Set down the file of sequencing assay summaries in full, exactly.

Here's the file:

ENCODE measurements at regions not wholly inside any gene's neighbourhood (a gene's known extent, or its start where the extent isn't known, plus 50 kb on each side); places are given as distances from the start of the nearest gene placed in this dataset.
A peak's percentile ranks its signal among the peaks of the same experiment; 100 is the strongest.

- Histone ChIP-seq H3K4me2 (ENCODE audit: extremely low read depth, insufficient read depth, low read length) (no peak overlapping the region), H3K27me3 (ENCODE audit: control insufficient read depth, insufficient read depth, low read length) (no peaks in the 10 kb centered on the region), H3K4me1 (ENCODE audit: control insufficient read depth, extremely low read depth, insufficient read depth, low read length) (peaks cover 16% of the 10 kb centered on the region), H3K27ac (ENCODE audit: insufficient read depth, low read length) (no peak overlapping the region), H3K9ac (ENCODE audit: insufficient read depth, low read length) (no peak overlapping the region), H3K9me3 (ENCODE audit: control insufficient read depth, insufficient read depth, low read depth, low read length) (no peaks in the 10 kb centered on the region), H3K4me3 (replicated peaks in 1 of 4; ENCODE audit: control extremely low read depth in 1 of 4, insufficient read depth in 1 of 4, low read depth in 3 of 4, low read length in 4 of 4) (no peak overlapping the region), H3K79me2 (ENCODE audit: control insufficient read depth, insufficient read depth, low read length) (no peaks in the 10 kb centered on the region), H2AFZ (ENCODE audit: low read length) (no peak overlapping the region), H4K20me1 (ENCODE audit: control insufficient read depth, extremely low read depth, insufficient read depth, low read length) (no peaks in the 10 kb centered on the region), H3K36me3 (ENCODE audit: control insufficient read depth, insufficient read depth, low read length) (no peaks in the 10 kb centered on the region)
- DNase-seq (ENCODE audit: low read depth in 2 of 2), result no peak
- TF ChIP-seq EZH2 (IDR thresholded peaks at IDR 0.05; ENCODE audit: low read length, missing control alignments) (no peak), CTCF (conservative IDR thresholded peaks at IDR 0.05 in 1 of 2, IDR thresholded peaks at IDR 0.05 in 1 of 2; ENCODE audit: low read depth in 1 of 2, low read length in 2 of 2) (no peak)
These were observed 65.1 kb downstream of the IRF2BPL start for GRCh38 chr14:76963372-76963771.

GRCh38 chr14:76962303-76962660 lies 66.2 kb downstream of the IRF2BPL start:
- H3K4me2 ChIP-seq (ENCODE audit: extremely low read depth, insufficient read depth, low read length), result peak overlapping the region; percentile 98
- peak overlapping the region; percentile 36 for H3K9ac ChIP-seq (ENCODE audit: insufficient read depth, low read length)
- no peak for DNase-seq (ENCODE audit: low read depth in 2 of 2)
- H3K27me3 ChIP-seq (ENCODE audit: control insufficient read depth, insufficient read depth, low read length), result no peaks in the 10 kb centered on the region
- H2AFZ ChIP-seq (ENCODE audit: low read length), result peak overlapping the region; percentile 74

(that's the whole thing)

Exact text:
ENCODE measurements at regions not wholly inside any gene's neighbourhood (a gene's known extent, or its start where the extent isn't known, plus 50 kb on each side); places are given as distances from the start of the nearest gene placed in this dataset.
A peak's percentile ranks its signal among the peaks of the same experiment; 100 is the strongest.

- Histone ChIP-seq H3K4me2 (ENCODE audit: extremely low read depth, insufficient read depth, low read length) (no peak overlapping the region), H3K27me3 (ENCODE audit: control insufficient read depth, insufficient read depth, low read length) (no peaks in the 10 kb centered on the region), H3K4me1 (ENCODE audit: control insufficient read depth, extremely low read depth, insufficient read depth, low read length) (peaks cover 16% of the 10 kb centered on the region), H3K27ac (ENCODE audit: insufficient read depth, low read length) (no peak overlapping the region), H3K9ac (ENCODE audit: insufficient read depth, low read length) (no peak overlapping the region), H3K9me3 (ENCODE audit: control insufficient read depth, insufficient read depth, low read depth, low read length) (no peaks in the 10 kb centered on the region), H3K4me3 (replicated peaks in 1 of 4; ENCODE audit: control extremely low read depth in 1 of 4, insufficient read depth in 1 of 4, low read depth in 3 of 4, low read length in 4 of 4) (no peak overlapping the region), H3K79me2 (ENCODE audit: control insufficient read depth, insufficient read depth, low read length) (no peaks in the 10 kb centered on the region), H2AFZ (ENCODE audit: low read length) (no peak overlapping the region), H4K20me1 (ENCODE audit: control insufficient read depth, extremely low read depth, insufficient read depth, low read length) (no peaks in the 10 kb centered on the region), H3K36me3 (ENCODE audit: control insufficient read depth, insufficient read depth, low read length) (no peaks in the 10 kb centered on the region)
- DNase-seq (ENCODE audit: low read depth in 2 of 2), result no peak
- TF ChIP-seq EZH2 (IDR thresholded peaks at IDR 0.05; ENCODE audit: low read length, missing control alignments) (no peak), CTCF (conservative IDR thresholded peaks at IDR 0.05 in 1 of 2, IDR thresholded peaks at IDR 0.05 in 1 of 2; ENCODE audit: low read depth in 1 of 2, low read length in 2 of 2) (no peak)
These were observed 65.1 kb downstream of the IRF2BPL start for GRCh38 chr14:76963372-76963771.

GRCh38 chr14:76962303-76962660 lies 66.2 kb downstream of the IRF2BPL start:
- H3K4me2 ChIP-seq (ENCODE audit: extremely low read depth, insufficient read depth, low read length), result peak overlapping the region; percentile 98
- peak overlapping the region; percentile 36 for H3K9ac ChIP-seq (ENCODE audit: insufficient read depth, low read length)
- no peak for DNase-seq (ENCODE audit: low read depth in 2 of 2)
- H3K27me3 ChIP-seq (ENCODE audit: control insufficient read depth, insufficient read depth, low read length), result no peaks in the 10 kb centered on the region
- H2AFZ ChIP-seq (ENCODE audit: low read length), result peak overlapping the region; percentile 74